Producing more food with less resources and in a sustainable manner is the foremost challenge on agriculture today. In order to boost farmer productivity to achieve the level of food production needed to feed 10 billion people by 2050, it is critical to provide farmers with informed seed choices and access to quality seeds.
The World Food Day, celebrated today internationally, brings into focus the need to produce 60% more food over this time period to accommodate our rising population, even as climate change continues to put pressure on production.
“We need to fill the shortfall between the amount of food we produce today and the amount needed to feed everyone within the next 30 years. Farmers face the extraordinary challenge of growing more food as even climate change makes it more difficult. We can help the world’s farmers to meet that challenge by providing access to varieties of their choice and allowing them to benefit from plant breeding innovation,” said Michael Keller, Secretary General of the International Seed Federation.
The World Food Day theme “Healthy Diets for a Zero Hunger World” acknowledges the role that farmers have in influencing the variety of food available by diversifying production and adopting sustainable agricultural methods to preserve natural resources, while also increasing productivity. On October 17, ISF joins the World Farmers Organization (WFO) at the 46th session of the Committee on World Food Security (CFS 46) to discuss farmer-centred innovation in boosting food systems worldwide.
The need for adaptation in agriculture
Last month, world leaders at the 14th Conference of Parties (CoP) to the United Nations Convention to Combat Desertification (UNCCD) affirmed the urgent need to avert land degradation and improve agricultural productivity to meet the present and future demand for food. A report by the Global Commission on Adaptationsaid that climate change is already making food insecurity worse, and that without adaptation, it could diminish global agriculture yields up to 30 percent by 2050, which would affect 500 million smallholders and further widen the food gap.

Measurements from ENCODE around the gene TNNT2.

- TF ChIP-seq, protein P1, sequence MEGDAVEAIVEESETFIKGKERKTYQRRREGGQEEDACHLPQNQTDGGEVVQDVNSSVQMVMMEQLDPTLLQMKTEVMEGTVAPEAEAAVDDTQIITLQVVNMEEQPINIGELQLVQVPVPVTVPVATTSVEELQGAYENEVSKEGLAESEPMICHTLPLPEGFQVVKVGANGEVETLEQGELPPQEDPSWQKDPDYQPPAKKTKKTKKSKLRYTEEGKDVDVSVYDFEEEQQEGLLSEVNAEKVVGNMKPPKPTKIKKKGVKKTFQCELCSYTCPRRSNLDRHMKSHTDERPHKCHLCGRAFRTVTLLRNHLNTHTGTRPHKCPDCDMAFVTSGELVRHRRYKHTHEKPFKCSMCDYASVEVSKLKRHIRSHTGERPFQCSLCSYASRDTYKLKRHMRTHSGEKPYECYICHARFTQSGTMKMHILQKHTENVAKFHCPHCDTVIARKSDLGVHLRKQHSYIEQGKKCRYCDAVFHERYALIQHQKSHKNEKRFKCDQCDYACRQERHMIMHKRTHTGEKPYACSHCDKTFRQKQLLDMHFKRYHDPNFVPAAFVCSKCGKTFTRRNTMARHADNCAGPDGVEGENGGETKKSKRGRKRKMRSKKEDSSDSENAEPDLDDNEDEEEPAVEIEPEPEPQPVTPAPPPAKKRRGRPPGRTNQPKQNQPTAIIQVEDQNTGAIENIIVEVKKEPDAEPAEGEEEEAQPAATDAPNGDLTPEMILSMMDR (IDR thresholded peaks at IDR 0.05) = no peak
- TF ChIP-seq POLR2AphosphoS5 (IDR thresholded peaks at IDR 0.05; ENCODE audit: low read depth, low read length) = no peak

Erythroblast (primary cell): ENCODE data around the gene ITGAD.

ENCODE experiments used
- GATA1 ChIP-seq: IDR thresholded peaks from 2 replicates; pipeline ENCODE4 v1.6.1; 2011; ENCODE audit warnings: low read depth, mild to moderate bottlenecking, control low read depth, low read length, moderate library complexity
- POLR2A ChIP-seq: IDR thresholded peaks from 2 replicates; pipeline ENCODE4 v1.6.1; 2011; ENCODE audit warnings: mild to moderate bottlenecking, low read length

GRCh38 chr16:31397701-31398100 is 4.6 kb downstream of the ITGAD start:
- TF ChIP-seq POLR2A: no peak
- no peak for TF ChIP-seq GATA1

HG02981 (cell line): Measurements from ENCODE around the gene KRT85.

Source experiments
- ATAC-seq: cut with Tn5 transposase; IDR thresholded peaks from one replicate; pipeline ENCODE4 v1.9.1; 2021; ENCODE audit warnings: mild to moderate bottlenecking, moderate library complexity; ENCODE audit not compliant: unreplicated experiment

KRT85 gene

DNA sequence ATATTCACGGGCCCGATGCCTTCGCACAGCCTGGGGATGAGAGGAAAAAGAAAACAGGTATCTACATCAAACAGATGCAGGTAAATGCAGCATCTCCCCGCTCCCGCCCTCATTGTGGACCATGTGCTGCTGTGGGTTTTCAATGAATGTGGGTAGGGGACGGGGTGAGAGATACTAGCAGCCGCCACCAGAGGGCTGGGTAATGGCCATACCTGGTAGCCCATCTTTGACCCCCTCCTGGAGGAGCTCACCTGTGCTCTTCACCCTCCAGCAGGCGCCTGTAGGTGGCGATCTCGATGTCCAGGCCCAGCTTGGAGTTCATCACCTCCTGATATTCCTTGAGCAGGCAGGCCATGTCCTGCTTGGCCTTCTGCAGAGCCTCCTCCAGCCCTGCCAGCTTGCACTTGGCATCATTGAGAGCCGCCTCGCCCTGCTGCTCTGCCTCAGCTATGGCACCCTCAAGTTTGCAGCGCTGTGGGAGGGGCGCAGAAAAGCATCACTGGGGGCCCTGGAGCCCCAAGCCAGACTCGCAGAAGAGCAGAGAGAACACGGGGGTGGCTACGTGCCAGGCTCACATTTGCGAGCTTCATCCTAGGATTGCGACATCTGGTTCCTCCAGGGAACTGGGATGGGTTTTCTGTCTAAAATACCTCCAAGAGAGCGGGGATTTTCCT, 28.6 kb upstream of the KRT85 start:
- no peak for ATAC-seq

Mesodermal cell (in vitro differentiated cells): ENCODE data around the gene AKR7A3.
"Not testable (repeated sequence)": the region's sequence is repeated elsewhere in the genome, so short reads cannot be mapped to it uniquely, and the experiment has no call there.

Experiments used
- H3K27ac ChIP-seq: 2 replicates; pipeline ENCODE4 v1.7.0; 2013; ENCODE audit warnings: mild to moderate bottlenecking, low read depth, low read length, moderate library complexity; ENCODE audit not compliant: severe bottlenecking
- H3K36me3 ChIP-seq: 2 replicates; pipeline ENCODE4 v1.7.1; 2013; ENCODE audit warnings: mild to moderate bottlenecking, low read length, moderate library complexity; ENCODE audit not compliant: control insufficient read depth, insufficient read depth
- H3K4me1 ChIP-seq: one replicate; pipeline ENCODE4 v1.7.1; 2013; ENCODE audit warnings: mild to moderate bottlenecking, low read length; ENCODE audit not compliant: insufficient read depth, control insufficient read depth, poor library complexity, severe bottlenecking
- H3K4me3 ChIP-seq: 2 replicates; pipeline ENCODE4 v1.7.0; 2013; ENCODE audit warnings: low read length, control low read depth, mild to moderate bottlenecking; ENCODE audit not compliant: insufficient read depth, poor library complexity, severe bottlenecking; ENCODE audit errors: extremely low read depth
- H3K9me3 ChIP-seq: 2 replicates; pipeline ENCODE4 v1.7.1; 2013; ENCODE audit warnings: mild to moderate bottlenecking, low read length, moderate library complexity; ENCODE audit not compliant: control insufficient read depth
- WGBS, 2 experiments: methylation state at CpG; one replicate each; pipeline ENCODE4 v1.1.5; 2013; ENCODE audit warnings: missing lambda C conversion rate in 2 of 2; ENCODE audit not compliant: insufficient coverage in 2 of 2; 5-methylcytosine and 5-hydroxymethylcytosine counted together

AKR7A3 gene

With seed as the starting point of food production, the availability and quality of seeds – as well as farmers’ ability to make informed seed choices – can make a huge difference. The ISF paper “Supporting seed choice for farmers” posits that farmers should have the opportunity to make informed choices about which seeds they plant to best suit their personal circumstances. In addition to seed choice, the ISF position on Sustainable Agriculture further outlines the need to conserve and better manage soil and water resources, adopt integrated nutrient management approaches, and embrace integrated pest management in order to increase agricultural productivity per farmer and per unit of land and water.
The need for adaptation in agriculture highlights the role of plant breeding innovation in transforming farming systems to be more resilient and productive. The private seed sector supports farmers by investing in research and development (R&D), developing varieties that can withstand climate stresses like increasing heat, drought and plant diseases.
“We need more resource-efficient farming systems to feed our growing population, and plant breeding innovations can make food production more efficient. The seed sector is working constantly to provide farmers with solutions that will enable them to respond to climate challenges,” said Keller. “To continue doing so, the seed sector needs to operate in a regulatory environment that fosters innovation. This will allow us to sustain the delivery of improved seeds that will help farmers adapt to climate change. ISF is constantly engaging with industry, farmers, and government to ensure alignment of global policies.”